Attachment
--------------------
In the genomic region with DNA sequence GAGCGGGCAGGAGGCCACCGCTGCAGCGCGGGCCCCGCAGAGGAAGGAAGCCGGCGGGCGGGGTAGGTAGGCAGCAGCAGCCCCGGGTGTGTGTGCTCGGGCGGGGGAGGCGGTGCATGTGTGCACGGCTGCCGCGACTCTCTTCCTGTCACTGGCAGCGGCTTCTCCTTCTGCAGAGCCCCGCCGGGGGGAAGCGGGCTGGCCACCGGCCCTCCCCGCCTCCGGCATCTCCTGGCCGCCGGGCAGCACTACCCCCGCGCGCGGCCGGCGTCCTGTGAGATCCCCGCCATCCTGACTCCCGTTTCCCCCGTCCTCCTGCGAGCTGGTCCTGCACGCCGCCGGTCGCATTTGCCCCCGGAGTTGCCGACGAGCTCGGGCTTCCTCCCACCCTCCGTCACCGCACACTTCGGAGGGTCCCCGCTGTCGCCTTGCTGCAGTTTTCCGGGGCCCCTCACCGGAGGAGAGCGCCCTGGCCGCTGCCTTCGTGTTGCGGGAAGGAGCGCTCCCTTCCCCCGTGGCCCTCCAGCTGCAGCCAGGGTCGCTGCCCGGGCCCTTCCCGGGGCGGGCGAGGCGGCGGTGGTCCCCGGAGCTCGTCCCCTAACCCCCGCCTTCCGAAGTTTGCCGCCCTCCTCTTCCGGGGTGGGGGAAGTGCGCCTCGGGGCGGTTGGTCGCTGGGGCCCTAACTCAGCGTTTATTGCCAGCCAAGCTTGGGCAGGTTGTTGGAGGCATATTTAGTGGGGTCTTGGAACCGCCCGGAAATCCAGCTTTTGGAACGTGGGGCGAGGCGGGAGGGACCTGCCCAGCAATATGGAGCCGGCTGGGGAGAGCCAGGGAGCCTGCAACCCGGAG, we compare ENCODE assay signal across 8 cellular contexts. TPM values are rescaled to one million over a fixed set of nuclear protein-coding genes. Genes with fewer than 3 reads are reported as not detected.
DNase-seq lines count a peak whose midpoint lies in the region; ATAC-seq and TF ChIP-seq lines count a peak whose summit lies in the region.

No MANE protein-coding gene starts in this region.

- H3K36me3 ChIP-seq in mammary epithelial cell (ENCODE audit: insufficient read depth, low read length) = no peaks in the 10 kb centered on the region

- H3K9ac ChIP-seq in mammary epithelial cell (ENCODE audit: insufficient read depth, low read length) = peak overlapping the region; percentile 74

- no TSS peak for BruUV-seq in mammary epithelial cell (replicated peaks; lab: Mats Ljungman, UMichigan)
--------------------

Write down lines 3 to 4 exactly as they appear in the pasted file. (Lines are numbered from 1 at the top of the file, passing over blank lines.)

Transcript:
No MANE protein-coding gene starts in this region.

- H3K36me3 ChIP-seq in mammary epithelial cell (ENCODE audit: insufficient read depth, low read length) = no peaks in the 10 kb centered on the region